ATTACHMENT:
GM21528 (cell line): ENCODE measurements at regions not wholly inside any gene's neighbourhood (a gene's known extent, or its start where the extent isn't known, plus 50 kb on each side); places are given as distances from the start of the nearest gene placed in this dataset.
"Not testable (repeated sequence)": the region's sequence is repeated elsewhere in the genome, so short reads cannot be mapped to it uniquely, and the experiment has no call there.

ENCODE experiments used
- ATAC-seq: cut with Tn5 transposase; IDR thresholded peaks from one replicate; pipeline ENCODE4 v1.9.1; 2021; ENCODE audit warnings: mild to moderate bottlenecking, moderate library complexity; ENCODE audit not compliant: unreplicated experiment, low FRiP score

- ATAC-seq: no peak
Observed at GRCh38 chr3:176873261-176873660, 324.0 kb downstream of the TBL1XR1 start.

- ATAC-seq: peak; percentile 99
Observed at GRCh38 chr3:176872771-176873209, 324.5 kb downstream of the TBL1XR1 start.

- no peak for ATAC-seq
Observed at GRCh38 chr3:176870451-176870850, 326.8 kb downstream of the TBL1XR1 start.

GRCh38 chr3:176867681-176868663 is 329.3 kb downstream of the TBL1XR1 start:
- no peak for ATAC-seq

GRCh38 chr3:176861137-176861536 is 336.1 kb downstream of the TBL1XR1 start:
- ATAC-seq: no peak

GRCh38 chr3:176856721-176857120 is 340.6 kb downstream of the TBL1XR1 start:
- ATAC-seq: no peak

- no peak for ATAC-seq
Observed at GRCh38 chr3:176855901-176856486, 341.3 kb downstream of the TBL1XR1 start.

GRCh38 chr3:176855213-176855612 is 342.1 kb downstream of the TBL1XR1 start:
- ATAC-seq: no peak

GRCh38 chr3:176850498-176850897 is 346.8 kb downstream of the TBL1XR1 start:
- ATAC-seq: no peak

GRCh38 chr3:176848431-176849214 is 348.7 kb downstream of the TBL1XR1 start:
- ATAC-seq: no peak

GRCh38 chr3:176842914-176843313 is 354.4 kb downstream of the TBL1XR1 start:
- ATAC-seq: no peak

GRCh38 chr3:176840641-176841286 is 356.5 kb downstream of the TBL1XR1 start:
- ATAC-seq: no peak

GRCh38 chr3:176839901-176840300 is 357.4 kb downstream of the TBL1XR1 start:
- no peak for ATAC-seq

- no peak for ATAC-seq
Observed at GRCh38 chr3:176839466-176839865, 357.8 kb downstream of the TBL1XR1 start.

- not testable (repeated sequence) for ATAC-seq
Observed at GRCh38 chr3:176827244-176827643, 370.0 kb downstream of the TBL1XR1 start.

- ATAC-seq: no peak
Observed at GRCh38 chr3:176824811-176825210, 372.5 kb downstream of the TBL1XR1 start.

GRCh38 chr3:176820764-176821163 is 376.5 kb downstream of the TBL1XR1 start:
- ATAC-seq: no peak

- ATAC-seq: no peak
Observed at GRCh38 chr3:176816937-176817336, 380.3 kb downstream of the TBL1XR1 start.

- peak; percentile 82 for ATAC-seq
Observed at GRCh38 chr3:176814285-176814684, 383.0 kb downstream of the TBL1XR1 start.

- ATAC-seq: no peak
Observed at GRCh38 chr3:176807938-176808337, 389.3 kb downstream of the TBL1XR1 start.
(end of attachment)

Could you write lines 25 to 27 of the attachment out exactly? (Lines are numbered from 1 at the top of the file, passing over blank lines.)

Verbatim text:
GRCh38 chr3:176842914-176843313 is 354.4 kb downstream of the TBL1XR1 start:
- ATAC-seq: no peak

GRCh38 chr3:176840641-176841286 is 356.5 kb downstream of the TBL1XR1 start: